Atul Gawande has recently written about his experiences in implementing some of Hong Kong’s and Singapore’s best practices in dealing with SARS-CoV-2—interventions that have led to zero transmission in some clinics, even with positive cases presenting on a daily basis. Fear will prove to be a worse adversary than this strain of coronavirus. Cases of coronavirus cannot spread to where there is no viral vector. Remember, Louis Pasteur conducted groundbreaking experiments on the propagation of microorganisms which led to the germ theory of disease, and in 1864 he announced “La génération spontanée est une chimère,” (‘The spontaneous generation [of microbes] is a fantasy’ [author’s translation]).
In positive news that falls in the ‘Win’ column for science, Gilead’s antiviral therapy, remdesivir, originally trialed for Ebola (where it was unsuccessful), is being re-purposed in trials for coronavirus, because of the way this drug works on the polymerase of the viral genetic code to prevent proper re-assembly within host cells. There are dozens of compassionate use cases and trials ongoing for this treatment, and there are more data to follow. Demand has now been so high, outstripping supply, that Gilead has had to suspend availability outside of the clinical trials until more is known about its performance and the crucial balance of benefit versus risk.
Additionally, on March 16, we dosed the first human patient with mRNA-1273, which is Moderna’s coronavirus vaccine candidate. This clinical trial is likely to last until about November, so for the foreseeable future, we’re going to have to rely on emerging public immunity and social distancing protocols to slow and abate the spread. In the meantime, news stories will continue to snowball, as news stories are want to do. There have been various reports that there are two different strains of SARS-CoV-2, which are also dually-purported by doomsayers to ensure the apocalypse. I can tell you, having personally reviewed the genetic codes for both strain candidates—currently known as Type L and Type S—that there are still arguments as to whether the differences represent appreciably-different strains. The initial stratification of 103 cases suggested that 70% of them were the L-type, and ~30% were the ancestral S-type lineage. The authors of this nascent research suggested that selective pressure was at the root of this split, which is unsurprising for viral reassortment. They note, “Human intervention may have placed more severe selective pressure on the L type, which might be more aggressive and spread more quickly. On the other hand, the S type, which is evolutionarily older and less aggressive, might have increased in relative frequency due to relatively weaker selective pressure.”
The RNA code for SARS-CoV-2 is about 30,000 letters long, and it’s suspected (by Bedford’s team) that it changes by about 1 letter every 15 days. So, for it to be substantially different through genetic shifting or drifting is expected to take quite some time. It needs enough ‘letters’ to change to look different ‘enough’ to the immune system to constitute a new infection.
Herd immunity and flattening the curve
I’ll close with two powerful ideas here: Herd Immunity and Flattening The Curve (see Figures 2 and 3). For those who have had COVID-19 and have recovered well, they will have immunity, and will begin to provide the herd immunity in public to prevent new and future cases from progressing from infected people through vectors to naïve patients. This is exactly how immunizations are intended to work, such as with vaccines for influenza or measles. It requires that a substantial proportion of the population be immunized, and then new vectors are very difficult to sustain. There’s community spread of SARS-CoV-2, and the viral vectors appear to be very full. Likely the only resolution to the pandemic now will be to sustain adequate numbers of those immune in the population so that we see the vectors breaking.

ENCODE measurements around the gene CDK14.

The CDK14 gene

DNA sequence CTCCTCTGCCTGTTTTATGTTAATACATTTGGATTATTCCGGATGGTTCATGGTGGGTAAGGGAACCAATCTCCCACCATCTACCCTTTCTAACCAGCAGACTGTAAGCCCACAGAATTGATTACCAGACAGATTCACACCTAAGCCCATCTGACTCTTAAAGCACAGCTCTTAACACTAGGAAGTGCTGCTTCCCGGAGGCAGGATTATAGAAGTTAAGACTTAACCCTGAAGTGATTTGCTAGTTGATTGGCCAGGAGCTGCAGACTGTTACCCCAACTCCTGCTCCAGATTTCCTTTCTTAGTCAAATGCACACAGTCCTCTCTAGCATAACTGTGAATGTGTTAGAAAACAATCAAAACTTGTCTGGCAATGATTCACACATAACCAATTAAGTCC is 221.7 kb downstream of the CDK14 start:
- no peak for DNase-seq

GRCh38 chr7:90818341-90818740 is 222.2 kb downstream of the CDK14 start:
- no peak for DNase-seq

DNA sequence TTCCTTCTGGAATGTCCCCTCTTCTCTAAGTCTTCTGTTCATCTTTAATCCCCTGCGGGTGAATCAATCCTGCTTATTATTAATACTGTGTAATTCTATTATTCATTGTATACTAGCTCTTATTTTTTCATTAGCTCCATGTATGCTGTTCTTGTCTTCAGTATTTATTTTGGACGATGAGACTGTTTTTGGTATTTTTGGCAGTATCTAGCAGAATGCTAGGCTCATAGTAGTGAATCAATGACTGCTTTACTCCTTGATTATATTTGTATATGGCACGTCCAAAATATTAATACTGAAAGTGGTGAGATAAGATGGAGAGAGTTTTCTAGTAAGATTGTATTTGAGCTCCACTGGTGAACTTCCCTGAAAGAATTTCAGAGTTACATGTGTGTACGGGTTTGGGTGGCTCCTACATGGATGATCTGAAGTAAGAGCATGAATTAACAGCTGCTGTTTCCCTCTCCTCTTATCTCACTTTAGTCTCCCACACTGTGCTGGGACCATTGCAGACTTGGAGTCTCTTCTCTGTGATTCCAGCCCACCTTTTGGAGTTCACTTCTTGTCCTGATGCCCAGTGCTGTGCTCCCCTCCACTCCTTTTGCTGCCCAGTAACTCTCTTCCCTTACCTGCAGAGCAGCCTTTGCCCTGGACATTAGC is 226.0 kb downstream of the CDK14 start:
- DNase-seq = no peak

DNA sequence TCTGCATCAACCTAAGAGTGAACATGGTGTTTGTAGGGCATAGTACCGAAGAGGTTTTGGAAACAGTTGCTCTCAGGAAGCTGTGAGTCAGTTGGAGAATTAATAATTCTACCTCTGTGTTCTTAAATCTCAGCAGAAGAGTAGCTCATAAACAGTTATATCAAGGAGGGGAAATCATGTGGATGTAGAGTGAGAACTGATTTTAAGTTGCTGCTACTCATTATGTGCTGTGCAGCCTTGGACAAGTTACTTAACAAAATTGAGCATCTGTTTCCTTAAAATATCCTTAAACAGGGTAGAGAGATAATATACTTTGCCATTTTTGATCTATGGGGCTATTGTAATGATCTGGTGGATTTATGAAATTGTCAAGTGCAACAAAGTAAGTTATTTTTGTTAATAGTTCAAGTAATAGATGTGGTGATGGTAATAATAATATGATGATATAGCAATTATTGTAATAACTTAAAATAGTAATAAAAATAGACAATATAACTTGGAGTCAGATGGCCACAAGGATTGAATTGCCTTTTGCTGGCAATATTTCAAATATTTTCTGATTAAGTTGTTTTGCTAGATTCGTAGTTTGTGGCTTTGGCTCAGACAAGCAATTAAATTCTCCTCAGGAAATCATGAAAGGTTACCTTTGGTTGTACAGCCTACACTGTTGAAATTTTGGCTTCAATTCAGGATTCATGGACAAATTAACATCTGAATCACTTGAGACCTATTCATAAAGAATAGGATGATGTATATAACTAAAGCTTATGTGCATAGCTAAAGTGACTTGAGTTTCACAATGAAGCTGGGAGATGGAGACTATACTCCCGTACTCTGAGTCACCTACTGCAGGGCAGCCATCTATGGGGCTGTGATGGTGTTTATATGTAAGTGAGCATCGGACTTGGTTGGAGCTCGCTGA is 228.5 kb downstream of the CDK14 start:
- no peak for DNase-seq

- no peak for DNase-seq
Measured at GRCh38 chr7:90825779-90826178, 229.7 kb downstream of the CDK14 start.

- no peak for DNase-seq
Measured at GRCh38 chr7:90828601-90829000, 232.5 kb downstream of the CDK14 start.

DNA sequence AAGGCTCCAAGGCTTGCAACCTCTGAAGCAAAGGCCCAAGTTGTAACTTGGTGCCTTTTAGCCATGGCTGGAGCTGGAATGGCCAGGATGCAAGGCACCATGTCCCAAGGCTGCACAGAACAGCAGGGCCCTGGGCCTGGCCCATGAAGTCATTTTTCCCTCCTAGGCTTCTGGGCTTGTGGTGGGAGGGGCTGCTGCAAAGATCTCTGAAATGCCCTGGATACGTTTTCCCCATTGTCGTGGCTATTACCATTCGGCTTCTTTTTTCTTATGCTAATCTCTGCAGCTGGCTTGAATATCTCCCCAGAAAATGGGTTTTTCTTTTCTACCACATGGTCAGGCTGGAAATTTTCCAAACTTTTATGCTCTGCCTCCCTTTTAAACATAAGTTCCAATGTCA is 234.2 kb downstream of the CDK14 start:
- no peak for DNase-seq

The idea of “flattening the curve” is so that we don’t have a simultaneous crushing demand on the nation’s 100,000 ICU beds (Johns Hopkins’ estimate), nor the 925,000 staffed hospital beds. What we’ve learned, epidemiologically, from the 1918 pandemic flu is that spreading out infections over time—compared with simultaneously experiencing them all at once—lowers the overall death rate (even though it will make the pathogen circulate longer). So, by slowing the spread, we stand a chance of keeping up with the critical need patients that require ventilators and other emergent interventions. And much like I last suggested in the March issue, upwards of 80% of cases will still be mild, and not require medical care.
In closing this feature, I’d like to say ‘good luck out there,’ but luck doesn’t apply in #science. Instead, do what we know to be effective. Stay out of groups and where congregating people share a volume of air—this is primarily a respiratory-transmitted pathogen, even though people have gone crazy cleaning surfaces. Don’t touch your face, and keeping 3 meters from others is more effective than 1 or 2 meters.
Ben Locwin, a healthcare executive, has worked on vaccinology and virology advisory boards, and has been on the front lines of the national coronavirus pandemic, assessing patient cases, local and national epidemiology, and providing recommendations for government and private sector response amid its continued impact to public health and world economies. Follow him on Twitter @BenLocwin
A version of this article was originally published at Contract Pharma and has been republished here with permission. Contract Pharma can be found on Twitter @ContractPharma